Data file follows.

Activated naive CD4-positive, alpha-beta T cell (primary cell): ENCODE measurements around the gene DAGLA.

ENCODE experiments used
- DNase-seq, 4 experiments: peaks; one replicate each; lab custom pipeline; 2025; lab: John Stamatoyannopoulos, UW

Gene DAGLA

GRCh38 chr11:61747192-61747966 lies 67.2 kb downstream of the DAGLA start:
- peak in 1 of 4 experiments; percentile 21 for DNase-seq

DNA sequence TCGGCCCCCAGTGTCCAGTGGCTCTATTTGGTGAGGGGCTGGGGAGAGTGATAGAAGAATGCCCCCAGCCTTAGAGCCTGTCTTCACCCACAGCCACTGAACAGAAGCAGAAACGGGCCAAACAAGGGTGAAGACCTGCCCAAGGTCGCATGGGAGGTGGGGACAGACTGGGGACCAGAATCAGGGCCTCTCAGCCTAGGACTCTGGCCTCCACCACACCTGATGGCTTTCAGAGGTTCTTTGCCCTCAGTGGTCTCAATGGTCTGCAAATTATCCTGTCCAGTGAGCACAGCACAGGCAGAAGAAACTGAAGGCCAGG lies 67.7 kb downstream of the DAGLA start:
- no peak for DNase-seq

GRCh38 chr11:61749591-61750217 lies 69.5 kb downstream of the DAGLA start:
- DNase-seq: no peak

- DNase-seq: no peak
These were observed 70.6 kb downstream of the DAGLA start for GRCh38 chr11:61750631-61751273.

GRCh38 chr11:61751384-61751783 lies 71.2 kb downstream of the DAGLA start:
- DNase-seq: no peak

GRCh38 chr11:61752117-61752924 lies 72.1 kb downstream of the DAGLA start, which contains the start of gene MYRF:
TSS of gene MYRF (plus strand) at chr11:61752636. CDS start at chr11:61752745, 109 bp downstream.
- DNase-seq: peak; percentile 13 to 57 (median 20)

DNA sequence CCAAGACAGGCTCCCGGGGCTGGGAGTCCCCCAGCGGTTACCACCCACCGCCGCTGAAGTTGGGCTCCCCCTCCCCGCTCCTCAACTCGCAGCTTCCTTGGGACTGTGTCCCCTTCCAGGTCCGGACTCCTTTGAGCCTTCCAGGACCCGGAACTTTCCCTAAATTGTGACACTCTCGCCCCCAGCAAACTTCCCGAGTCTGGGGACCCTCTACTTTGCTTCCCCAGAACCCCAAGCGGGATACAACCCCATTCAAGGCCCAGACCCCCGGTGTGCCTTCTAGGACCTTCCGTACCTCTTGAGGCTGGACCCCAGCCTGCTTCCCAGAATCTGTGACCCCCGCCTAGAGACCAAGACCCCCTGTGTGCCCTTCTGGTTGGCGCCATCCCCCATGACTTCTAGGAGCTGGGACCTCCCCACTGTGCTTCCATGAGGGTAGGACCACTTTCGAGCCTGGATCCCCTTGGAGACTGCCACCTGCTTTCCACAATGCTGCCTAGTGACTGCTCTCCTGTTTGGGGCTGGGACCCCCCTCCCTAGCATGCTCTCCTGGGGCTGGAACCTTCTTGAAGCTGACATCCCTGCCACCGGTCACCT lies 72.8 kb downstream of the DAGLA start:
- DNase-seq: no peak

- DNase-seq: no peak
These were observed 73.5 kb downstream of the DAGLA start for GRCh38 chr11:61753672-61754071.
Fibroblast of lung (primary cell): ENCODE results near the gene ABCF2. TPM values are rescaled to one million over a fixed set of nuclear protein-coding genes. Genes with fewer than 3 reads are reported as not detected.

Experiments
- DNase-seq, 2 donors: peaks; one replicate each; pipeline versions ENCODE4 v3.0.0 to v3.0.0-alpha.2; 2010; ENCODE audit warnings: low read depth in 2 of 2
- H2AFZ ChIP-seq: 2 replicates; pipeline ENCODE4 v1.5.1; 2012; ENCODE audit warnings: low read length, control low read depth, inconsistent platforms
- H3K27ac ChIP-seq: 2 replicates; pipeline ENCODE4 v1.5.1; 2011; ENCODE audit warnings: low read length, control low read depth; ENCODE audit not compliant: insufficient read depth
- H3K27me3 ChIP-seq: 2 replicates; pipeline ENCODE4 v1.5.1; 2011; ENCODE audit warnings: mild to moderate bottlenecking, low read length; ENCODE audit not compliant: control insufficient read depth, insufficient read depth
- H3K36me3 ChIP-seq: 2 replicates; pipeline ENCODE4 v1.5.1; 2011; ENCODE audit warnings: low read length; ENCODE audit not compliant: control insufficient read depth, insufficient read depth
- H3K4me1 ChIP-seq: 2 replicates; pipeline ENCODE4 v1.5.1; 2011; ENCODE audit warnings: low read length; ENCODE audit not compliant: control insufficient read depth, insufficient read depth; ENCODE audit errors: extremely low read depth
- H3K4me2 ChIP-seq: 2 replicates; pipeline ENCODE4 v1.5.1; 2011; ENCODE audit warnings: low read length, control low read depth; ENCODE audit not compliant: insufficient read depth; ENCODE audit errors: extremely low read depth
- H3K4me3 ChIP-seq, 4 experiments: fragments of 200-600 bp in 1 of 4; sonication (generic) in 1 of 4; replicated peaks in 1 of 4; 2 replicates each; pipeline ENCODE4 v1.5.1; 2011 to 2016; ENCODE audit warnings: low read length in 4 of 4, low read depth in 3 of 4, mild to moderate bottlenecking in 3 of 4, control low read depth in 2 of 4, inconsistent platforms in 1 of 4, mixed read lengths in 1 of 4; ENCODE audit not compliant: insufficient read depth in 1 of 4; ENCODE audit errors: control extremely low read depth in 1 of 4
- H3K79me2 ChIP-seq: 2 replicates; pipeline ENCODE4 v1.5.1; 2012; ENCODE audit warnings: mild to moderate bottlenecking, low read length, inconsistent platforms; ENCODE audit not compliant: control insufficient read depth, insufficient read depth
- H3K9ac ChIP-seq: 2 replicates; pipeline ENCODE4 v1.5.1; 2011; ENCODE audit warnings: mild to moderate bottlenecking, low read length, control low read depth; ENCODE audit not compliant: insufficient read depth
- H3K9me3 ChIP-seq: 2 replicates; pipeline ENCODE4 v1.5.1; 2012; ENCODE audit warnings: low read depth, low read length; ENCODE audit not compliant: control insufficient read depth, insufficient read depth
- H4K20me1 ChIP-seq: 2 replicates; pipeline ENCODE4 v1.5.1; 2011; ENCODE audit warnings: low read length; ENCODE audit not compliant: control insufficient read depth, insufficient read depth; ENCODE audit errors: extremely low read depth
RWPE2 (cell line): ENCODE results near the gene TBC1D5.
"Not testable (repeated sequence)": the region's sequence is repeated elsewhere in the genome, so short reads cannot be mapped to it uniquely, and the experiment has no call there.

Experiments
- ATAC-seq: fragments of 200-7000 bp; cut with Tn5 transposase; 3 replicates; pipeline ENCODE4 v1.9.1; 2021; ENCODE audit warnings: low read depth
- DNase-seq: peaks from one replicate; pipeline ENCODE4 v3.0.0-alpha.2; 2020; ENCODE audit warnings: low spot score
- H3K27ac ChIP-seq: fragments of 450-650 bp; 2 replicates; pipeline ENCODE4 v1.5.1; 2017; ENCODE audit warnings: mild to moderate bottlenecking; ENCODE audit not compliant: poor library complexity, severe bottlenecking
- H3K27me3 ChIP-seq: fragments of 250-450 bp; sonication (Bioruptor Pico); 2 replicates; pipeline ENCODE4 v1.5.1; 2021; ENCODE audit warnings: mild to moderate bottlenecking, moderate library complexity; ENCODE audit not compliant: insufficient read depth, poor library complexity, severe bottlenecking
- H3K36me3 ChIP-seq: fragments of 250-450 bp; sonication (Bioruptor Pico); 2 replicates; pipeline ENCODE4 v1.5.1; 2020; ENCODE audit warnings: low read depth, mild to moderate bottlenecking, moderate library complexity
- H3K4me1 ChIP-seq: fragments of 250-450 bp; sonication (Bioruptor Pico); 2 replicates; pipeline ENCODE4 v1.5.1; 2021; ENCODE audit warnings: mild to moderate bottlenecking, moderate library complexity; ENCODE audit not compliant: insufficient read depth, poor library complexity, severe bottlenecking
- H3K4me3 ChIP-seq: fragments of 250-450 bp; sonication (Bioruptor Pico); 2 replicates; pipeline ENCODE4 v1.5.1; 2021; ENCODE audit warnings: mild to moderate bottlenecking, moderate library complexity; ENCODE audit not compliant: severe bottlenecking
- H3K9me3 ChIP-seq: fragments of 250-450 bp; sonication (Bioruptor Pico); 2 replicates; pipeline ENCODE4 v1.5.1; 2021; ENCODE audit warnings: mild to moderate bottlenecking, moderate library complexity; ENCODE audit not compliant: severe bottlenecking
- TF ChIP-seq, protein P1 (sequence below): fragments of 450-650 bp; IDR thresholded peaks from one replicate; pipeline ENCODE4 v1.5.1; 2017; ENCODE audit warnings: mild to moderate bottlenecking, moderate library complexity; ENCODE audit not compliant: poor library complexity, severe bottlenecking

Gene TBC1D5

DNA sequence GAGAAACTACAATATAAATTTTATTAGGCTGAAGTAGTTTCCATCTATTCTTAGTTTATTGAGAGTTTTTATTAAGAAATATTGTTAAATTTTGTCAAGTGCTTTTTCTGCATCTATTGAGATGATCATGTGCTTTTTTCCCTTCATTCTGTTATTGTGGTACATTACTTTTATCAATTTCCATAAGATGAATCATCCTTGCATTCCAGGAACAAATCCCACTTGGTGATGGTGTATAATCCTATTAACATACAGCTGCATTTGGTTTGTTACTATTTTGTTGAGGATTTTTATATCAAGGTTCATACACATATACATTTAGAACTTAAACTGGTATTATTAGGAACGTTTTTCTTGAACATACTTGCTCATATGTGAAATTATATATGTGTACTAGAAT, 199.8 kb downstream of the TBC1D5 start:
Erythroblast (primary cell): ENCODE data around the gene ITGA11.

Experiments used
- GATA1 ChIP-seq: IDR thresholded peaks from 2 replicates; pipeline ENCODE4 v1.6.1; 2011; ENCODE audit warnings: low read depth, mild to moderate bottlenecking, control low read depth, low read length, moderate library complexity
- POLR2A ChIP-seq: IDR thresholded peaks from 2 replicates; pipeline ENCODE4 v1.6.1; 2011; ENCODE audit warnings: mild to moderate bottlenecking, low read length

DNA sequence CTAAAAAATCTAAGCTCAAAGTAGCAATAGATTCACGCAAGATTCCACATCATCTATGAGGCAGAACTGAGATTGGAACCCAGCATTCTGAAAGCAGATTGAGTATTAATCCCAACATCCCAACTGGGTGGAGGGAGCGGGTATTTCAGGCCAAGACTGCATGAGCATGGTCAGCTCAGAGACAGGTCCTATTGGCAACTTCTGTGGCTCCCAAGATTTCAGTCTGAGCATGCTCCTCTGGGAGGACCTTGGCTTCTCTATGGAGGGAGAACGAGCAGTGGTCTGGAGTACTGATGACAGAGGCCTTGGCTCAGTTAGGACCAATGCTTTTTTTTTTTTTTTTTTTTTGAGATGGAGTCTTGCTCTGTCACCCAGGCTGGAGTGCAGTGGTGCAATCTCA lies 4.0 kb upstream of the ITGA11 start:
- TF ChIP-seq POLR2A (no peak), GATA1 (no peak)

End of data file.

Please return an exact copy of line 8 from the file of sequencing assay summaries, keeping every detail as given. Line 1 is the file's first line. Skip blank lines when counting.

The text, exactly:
- no peak for DNase-seq